Phase 2 of the NHL’s Return to Play plan went into effect on Monday. Players (up to a maximum six at a time) can begin to train at their respective home training facilities.
It’s another step toward hope that the NHL will return to action at some point. Training camps are still not expected to get underway before July 1, but at least the hockey masses have the actual sport to look forward to thanks to the NHL’s 24-team playoff format.
It begins with a best-of-5 qualifying round. The winners advance to the round of 16, with all series shifting to a best-of-7. Each round will be re-seeded with the highest remaining seed facing the lowest seed each round.
Now is as good a time as ever to look ahead to each qualifying series. There are sneaky good matchups from both conferences, starting this week with the West.
Edmonton Oilers (No. 5) vs. Chicago Blackhawks (No. 12): Just when you thought getting away from the Blackhawks seemed imminent, Patrick Kane and Jonathan Toews get another chance to play for the Cup.
Kane (31) and Toews (32) have the experience to carry a young team, coach and all. This will prove beneficial for the likes of Alex DeBrincat and Dominik Kubalik.
All that said, it’s a tough draw to face Connor McDavid, Leon Draisaitl and the Oilers. Edmonton’s additions of Andreas Athanasiou and Mike Green vaulted the team as winners at the deadline in hopes of catching the Vegas Golden Knights in the Pacific Division.
Chicago’s uncertainties in net give way to the Oilers, despite Corey Crawford also maintaining that championship experience. Robin Lehner would be ideal for this situation.
Nashville Predators (No. 6) vs. Arizona Coyotes (No. 11): Welcome to the spotlight, Arizona. Some underwhelming play has you in a precarious spot, but you’re getting a shot. And that’s all a team that traded for Taylor Hall could ask for.
The Coyotes are talented, but the desert air somehow eliminates the scoring. Nick Schmaltz and Clayton Keller are the only 40-point scorers on the roster and Phil Kessel finished with a disappointing 38 points.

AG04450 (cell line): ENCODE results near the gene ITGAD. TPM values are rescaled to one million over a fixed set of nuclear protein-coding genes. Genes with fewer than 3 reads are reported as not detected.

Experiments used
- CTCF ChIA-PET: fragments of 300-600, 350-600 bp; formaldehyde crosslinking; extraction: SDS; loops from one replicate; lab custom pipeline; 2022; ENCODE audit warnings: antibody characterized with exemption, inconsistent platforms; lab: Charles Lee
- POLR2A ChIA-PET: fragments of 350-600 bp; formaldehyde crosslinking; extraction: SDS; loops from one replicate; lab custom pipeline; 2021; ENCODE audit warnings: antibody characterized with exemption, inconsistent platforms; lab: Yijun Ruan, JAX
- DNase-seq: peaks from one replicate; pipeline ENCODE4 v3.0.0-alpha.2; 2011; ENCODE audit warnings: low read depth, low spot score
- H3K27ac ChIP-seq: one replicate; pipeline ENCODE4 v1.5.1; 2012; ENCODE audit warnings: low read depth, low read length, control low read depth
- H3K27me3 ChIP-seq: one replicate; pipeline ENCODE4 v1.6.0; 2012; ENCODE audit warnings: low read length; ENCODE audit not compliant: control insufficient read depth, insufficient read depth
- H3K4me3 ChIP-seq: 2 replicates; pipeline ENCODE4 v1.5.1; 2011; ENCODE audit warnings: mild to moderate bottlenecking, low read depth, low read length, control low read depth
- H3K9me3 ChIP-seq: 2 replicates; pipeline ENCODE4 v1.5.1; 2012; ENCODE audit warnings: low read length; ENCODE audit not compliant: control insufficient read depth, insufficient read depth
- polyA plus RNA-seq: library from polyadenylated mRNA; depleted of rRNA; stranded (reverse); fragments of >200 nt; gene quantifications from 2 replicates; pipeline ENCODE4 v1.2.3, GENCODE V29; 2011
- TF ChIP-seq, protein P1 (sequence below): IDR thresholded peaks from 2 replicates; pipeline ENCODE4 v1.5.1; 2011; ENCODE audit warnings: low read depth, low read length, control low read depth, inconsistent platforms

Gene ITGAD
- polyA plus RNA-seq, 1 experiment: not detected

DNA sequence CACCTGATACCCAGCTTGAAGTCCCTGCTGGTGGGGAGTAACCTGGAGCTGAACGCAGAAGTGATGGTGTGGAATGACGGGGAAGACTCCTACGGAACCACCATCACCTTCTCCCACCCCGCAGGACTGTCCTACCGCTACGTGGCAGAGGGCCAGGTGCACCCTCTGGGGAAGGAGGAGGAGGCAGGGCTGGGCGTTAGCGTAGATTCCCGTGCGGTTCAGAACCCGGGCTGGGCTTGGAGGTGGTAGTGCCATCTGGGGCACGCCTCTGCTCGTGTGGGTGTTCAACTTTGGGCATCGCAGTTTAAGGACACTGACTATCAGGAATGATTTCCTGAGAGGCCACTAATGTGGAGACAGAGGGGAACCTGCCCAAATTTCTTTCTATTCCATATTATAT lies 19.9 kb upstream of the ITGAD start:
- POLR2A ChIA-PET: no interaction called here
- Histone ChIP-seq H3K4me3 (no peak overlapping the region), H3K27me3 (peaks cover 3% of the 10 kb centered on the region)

Good news; Hall had 27 points in 35 games. Bad news; Arizona went 14-17-4 in that stretch.
On the other hand, Nashville went 6-3-1 in its final 10. Roman Josi moved himself into the Norris conversation while Filip Forsberg became the scoring forward the Predators needed. They could benefit from Matt Duchene turning into the $56 million man they made him in July.
Vancouver Canucks (No. 7) vs. Minnesota Wild (No. 10): The Canucks trading for J.T. Miller could be the most underrated move this season. Miller, who was acquired from the Tampa Bay Lightning during the 2019 NHL Draft, led Vancouver with 72 points and was one of the many catalysts in this young offense.
Elias Pettersson took a big step forward in his sophomore year with 66 points in 68 games, and the sudden emergence of Jacob Markstrom as an elite goalie could make Vancouver a wild card in the West.
The Wild are also in that category. Minnesota went 8-4-0 after firing Bruce Boudreau and vaulted into the wild card picture. It would be a gamechanger if the Wild had Kirill Kaprizov, but with the KHL star spending another year in Russia, we’ll have to wait.
Calgary Flames (No. 8) vs. Winnipeg Jets (No. 9): It’s not the Battle of Alberta, but it will be fun. The Flames’ offense isn’t as dynamic as last year’s division-winning unit, but they’ll still form a challenge against Connor Hellebuyck and a high-powered Jets offense.
Kyle Connor, Mark Scheifele, Blake Wheeler and Patrik Laine are a big four that can be problematic for a Calgary team that’s been a roller coaster of performance this season. But the Flames can counter with Matthew Tkachuk, Johnny Gaudreau, Elias Lindholm and Sean Monahan. But Hellebuyck vs. Mike Smith for the edge in net? That’s a no-brainer.